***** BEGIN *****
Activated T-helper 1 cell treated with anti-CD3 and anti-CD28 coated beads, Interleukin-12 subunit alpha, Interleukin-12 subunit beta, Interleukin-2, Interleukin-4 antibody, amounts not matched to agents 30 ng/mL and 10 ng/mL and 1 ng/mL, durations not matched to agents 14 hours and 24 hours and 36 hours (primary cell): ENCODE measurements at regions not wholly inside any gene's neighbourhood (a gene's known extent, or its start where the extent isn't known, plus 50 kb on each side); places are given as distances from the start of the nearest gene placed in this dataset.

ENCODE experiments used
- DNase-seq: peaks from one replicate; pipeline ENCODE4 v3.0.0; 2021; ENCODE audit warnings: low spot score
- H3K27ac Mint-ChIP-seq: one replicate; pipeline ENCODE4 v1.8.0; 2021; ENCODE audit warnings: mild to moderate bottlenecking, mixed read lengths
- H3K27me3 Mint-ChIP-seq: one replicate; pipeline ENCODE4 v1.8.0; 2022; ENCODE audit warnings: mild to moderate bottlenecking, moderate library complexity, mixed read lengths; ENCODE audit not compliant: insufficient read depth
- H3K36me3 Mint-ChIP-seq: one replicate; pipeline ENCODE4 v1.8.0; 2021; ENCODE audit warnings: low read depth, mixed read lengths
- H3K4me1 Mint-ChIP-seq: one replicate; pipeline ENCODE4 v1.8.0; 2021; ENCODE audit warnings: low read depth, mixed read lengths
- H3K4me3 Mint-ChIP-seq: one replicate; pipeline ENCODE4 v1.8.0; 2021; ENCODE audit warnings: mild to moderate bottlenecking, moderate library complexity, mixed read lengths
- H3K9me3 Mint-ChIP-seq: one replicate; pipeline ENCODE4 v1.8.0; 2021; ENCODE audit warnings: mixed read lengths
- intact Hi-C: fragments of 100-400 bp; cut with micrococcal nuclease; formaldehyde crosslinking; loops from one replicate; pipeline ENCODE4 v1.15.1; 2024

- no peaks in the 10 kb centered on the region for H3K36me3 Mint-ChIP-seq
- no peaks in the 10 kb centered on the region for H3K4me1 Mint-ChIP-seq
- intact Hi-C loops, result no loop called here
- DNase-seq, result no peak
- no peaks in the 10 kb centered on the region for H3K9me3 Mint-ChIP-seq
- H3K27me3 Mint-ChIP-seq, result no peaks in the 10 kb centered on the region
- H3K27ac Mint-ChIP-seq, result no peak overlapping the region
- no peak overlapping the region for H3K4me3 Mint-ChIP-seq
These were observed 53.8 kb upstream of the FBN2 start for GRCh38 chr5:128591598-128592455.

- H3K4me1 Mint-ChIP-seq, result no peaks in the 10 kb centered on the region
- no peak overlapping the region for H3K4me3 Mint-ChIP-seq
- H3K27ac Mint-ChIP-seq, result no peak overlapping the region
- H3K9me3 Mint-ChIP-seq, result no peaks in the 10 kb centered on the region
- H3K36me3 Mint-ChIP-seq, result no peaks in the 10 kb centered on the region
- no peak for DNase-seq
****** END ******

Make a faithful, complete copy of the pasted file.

Activated T-helper 1 cell treated with anti-CD3 and anti-CD28 coated beads, Interleukin-12 subunit alpha, Interleukin-12 subunit beta, Interleukin-2, Interleukin-4 antibody, amounts not matched to agents 30 ng/mL and 10 ng/mL and 1 ng/mL, durations not matched to agents 14 hours and 24 hours and 36 hours (primary cell): ENCODE measurements at regions not wholly inside any gene's neighbourhood (a gene's known extent, or its start where the extent isn't known, plus 50 kb on each side); places are given as distances from the start of the nearest gene placed in this dataset.

ENCODE experiments used
- DNase-seq: peaks from one replicate; pipeline ENCODE4 v3.0.0; 2021; ENCODE audit warnings: low spot score
- H3K27ac Mint-ChIP-seq: one replicate; pipeline ENCODE4 v1.8.0; 2021; ENCODE audit warnings: mild to moderate bottlenecking, mixed read lengths
- H3K27me3 Mint-ChIP-seq: one replicate; pipeline ENCODE4 v1.8.0; 2022; ENCODE audit warnings: mild to moderate bottlenecking, moderate library complexity, mixed read lengths; ENCODE audit not compliant: insufficient read depth
- H3K36me3 Mint-ChIP-seq: one replicate; pipeline ENCODE4 v1.8.0; 2021; ENCODE audit warnings: low read depth, mixed read lengths
- H3K4me1 Mint-ChIP-seq: one replicate; pipeline ENCODE4 v1.8.0; 2021; ENCODE audit warnings: low read depth, mixed read lengths
- H3K4me3 Mint-ChIP-seq: one replicate; pipeline ENCODE4 v1.8.0; 2021; ENCODE audit warnings: mild to moderate bottlenecking, moderate library complexity, mixed read lengths
- H3K9me3 Mint-ChIP-seq: one replicate; pipeline ENCODE4 v1.8.0; 2021; ENCODE audit warnings: mixed read lengths
- intact Hi-C: fragments of 100-400 bp; cut with micrococcal nuclease; formaldehyde crosslinking; loops from one replicate; pipeline ENCODE4 v1.15.1; 2024

- no peaks in the 10 kb centered on the region for H3K36me3 Mint-ChIP-seq
- no peaks in the 10 kb centered on the region for H3K4me1 Mint-ChIP-seq
- intact Hi-C loops, result no loop called here
- DNase-seq, result no peak
- no peaks in the 10 kb centered on the region for H3K9me3 Mint-ChIP-seq
- H3K27me3 Mint-ChIP-seq, result no peaks in the 10 kb centered on the region
- H3K27ac Mint-ChIP-seq, result no peak overlapping the region
- no peak overlapping the region for H3K4me3 Mint-ChIP-seq
These were observed 53.8 kb upstream of the FBN2 start for GRCh38 chr5:128591598-128592455.

- H3K4me1 Mint-ChIP-seq, result no peaks in the 10 kb centered on the region
- no peak overlapping the region for H3K4me3 Mint-ChIP-seq
- H3K27ac Mint-ChIP-seq, result no peak overlapping the region
- H3K9me3 Mint-ChIP-seq, result no peaks in the 10 kb centered on the region
- H3K36me3 Mint-ChIP-seq, result no peaks in the 10 kb centered on the region
- no peak for DNase-seq